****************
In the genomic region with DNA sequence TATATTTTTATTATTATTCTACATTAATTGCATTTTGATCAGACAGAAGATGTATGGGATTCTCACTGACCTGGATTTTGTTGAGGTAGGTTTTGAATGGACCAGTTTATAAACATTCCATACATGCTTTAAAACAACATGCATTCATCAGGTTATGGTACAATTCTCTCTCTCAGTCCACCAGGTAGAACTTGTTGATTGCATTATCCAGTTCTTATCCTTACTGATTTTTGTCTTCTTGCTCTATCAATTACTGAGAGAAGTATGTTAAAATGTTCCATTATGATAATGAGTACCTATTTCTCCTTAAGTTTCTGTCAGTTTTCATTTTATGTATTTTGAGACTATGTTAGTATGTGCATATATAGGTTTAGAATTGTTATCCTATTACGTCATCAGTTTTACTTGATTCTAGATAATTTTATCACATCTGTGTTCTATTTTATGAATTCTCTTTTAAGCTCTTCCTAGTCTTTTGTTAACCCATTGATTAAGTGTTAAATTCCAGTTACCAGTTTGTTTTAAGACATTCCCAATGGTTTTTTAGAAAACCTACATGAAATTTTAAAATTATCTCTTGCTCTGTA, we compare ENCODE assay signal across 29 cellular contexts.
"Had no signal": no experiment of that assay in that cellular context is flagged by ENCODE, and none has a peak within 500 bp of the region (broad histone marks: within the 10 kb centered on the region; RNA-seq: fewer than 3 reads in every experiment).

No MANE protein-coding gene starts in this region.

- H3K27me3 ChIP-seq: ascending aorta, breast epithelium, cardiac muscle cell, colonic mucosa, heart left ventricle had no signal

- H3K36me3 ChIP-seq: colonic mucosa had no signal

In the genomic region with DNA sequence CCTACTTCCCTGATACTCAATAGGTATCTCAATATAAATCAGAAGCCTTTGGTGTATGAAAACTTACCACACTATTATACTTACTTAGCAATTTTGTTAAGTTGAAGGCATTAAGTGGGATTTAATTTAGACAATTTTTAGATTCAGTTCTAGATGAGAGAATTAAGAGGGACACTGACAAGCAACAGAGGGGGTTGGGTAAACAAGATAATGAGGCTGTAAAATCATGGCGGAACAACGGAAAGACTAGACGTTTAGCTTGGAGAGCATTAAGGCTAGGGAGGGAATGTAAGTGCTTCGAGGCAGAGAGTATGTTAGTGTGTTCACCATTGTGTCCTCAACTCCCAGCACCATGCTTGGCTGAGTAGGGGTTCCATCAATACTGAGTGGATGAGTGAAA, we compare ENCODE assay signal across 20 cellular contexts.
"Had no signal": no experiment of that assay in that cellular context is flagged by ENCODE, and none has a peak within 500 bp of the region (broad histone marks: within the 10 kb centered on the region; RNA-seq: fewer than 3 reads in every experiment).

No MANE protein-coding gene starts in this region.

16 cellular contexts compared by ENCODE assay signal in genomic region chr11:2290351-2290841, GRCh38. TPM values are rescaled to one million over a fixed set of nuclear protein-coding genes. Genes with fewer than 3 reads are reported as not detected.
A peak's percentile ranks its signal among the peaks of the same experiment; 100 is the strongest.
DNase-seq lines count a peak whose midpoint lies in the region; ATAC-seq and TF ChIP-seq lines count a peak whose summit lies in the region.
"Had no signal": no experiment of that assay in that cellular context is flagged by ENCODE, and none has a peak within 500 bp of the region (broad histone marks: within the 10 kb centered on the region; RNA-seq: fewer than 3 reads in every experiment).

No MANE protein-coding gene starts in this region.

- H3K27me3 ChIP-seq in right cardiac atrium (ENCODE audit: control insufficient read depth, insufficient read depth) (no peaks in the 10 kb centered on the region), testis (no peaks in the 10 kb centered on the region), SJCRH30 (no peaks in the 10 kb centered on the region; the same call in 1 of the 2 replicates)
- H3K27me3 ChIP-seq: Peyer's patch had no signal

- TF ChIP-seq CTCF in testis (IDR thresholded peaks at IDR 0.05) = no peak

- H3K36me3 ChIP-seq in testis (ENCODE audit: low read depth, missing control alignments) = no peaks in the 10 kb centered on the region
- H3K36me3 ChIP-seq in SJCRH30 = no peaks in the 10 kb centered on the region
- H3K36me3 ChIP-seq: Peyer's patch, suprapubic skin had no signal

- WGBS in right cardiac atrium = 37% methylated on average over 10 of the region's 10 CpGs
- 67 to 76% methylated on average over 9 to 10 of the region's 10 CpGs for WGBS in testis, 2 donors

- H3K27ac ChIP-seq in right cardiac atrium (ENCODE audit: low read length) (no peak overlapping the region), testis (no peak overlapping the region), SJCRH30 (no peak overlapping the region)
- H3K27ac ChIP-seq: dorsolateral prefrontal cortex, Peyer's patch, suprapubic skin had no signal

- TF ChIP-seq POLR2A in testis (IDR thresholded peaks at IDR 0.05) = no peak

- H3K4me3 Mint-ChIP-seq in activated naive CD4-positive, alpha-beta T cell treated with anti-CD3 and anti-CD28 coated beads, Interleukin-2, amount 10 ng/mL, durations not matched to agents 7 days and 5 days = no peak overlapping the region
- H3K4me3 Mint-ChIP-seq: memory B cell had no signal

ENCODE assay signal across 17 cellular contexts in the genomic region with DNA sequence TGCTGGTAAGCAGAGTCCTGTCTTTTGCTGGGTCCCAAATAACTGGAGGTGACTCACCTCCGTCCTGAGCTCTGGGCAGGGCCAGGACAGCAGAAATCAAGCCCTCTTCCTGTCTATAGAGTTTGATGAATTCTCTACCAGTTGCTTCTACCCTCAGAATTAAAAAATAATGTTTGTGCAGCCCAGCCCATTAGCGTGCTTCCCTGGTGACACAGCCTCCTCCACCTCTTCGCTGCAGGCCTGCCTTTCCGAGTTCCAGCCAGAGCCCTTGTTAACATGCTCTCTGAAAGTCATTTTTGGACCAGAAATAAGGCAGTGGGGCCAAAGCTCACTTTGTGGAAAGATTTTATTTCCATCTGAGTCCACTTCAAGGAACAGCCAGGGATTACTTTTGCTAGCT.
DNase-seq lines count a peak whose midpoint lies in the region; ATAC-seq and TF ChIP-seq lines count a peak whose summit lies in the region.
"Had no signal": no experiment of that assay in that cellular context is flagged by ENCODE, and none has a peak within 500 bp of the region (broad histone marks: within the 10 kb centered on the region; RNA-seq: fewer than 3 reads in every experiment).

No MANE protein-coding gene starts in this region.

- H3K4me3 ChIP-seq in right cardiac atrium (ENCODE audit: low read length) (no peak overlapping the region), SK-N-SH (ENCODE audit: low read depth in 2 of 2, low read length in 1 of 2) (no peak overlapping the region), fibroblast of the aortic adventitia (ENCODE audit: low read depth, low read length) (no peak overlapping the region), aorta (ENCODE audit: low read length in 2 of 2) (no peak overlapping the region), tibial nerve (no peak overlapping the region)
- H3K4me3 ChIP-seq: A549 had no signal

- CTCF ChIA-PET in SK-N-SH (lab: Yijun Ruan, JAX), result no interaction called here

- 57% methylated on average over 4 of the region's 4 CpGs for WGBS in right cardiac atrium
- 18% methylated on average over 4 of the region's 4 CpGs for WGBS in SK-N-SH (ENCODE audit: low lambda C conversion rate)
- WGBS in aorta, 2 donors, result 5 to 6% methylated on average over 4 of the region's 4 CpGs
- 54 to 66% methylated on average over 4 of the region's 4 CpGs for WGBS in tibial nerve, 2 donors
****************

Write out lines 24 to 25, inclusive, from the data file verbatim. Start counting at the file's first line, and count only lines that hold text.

- TF ChIP-seq POLR2A in testis (IDR thresholded peaks at IDR 0.05) = no peak

- H3K4me3 Mint-ChIP-seq in activated naive CD4-positive, alpha-beta T cell treated with anti-CD3 and anti-CD28 coated beads, Interleukin-2, amount 10 ng/mL, durations not matched to agents 7 days and 5 days = no peak overlapping the region